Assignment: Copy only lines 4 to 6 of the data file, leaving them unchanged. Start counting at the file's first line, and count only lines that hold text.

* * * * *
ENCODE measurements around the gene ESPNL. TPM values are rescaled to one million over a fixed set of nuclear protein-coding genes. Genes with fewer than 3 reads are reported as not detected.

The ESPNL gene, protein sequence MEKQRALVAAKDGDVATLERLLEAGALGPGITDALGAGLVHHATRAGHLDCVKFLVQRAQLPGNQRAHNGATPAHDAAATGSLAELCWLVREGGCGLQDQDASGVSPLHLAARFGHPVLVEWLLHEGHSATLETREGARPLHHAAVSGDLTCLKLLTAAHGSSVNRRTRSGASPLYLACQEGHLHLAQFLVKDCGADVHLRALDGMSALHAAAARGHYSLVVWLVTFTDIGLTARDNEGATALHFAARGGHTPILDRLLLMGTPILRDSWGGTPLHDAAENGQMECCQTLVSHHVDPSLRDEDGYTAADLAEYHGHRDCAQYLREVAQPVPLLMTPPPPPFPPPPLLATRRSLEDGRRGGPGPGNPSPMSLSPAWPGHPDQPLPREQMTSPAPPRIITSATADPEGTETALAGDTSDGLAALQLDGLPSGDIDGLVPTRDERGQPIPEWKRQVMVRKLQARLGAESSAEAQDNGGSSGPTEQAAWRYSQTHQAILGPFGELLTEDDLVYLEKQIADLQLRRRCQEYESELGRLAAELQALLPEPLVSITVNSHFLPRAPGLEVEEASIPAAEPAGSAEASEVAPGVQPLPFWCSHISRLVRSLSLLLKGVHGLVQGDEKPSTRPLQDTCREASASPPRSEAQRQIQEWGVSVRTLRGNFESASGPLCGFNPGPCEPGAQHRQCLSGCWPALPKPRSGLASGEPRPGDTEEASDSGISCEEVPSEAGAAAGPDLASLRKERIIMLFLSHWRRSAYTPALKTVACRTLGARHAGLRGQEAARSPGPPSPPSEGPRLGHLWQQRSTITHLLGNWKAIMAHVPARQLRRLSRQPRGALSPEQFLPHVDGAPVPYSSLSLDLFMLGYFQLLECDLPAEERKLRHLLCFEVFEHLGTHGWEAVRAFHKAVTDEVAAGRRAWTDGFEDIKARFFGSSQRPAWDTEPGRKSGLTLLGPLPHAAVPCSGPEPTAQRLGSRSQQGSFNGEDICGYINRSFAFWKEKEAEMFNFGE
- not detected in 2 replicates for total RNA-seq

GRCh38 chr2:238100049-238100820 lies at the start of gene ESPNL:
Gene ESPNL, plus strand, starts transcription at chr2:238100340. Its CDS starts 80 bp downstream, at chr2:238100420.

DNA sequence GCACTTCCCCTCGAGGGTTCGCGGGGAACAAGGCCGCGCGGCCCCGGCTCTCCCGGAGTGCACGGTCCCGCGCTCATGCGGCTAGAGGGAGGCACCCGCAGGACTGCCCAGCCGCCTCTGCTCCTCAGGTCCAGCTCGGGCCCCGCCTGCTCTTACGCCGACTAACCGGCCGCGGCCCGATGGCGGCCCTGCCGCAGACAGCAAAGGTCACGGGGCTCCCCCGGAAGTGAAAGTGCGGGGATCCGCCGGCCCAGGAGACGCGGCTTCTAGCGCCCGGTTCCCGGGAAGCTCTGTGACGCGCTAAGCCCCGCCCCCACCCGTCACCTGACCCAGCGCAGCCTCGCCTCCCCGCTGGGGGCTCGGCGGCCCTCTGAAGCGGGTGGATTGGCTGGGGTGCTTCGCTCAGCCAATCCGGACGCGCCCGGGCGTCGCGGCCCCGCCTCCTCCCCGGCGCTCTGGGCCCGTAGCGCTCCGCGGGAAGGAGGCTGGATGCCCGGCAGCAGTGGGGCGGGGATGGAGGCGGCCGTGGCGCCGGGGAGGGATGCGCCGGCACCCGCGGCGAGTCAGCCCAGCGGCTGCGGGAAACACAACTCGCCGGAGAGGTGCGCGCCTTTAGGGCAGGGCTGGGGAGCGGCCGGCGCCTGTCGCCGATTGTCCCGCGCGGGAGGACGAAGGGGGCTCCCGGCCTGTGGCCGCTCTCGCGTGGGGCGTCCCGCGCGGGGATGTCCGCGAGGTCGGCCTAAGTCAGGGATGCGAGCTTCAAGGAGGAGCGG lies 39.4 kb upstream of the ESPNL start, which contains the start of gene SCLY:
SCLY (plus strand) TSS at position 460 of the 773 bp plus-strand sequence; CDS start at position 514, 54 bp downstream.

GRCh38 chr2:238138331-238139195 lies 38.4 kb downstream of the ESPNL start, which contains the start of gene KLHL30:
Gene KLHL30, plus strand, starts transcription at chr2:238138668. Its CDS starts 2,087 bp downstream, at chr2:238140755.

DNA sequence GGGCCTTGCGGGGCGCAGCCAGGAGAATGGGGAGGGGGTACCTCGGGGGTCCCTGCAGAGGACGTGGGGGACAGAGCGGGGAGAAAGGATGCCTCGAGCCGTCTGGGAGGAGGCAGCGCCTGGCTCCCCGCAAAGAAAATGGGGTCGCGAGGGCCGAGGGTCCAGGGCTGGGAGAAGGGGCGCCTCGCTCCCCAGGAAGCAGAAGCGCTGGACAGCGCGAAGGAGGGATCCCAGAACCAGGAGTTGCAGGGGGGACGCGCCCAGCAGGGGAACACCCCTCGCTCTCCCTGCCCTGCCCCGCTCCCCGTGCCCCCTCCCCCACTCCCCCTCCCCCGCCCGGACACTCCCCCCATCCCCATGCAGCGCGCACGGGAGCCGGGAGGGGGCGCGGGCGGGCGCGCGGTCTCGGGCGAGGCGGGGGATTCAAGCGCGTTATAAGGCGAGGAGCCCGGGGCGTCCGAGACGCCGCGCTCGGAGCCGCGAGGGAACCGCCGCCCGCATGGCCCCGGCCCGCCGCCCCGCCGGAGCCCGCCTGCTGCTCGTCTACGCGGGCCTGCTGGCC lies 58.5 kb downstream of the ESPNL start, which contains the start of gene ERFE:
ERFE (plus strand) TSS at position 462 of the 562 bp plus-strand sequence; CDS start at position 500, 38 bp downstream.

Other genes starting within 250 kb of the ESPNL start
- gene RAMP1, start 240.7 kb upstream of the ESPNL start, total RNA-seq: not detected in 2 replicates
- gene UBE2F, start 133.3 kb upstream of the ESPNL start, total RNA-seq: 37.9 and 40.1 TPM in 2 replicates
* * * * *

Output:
GRCh38 chr2:238100049-238100820 lies at the start of gene ESPNL:
Gene ESPNL, plus strand, starts transcription at chr2:238100340. Its CDS starts 80 bp downstream, at chr2:238100420.

DNA sequence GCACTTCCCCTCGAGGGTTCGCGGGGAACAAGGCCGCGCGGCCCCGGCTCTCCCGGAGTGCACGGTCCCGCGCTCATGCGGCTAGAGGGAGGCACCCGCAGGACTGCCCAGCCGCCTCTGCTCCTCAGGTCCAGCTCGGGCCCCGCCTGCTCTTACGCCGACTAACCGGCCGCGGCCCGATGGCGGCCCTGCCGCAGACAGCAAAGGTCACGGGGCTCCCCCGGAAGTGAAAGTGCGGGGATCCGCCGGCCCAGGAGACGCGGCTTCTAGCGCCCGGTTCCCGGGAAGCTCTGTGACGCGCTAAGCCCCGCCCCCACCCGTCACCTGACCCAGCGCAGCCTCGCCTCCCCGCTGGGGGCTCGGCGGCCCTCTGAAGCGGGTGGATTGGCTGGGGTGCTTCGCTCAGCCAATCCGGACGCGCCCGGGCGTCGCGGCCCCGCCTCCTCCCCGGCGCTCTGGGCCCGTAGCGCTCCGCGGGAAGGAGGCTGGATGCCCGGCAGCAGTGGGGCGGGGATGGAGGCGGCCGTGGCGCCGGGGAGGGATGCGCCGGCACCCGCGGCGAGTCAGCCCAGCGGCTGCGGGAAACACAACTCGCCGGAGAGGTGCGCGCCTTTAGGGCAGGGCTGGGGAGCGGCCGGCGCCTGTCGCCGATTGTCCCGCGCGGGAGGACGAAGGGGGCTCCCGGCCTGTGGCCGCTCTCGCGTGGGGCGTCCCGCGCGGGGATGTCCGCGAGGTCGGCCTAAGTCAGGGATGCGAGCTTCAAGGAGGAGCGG lies 39.4 kb upstream of the ESPNL start, which contains the start of gene SCLY: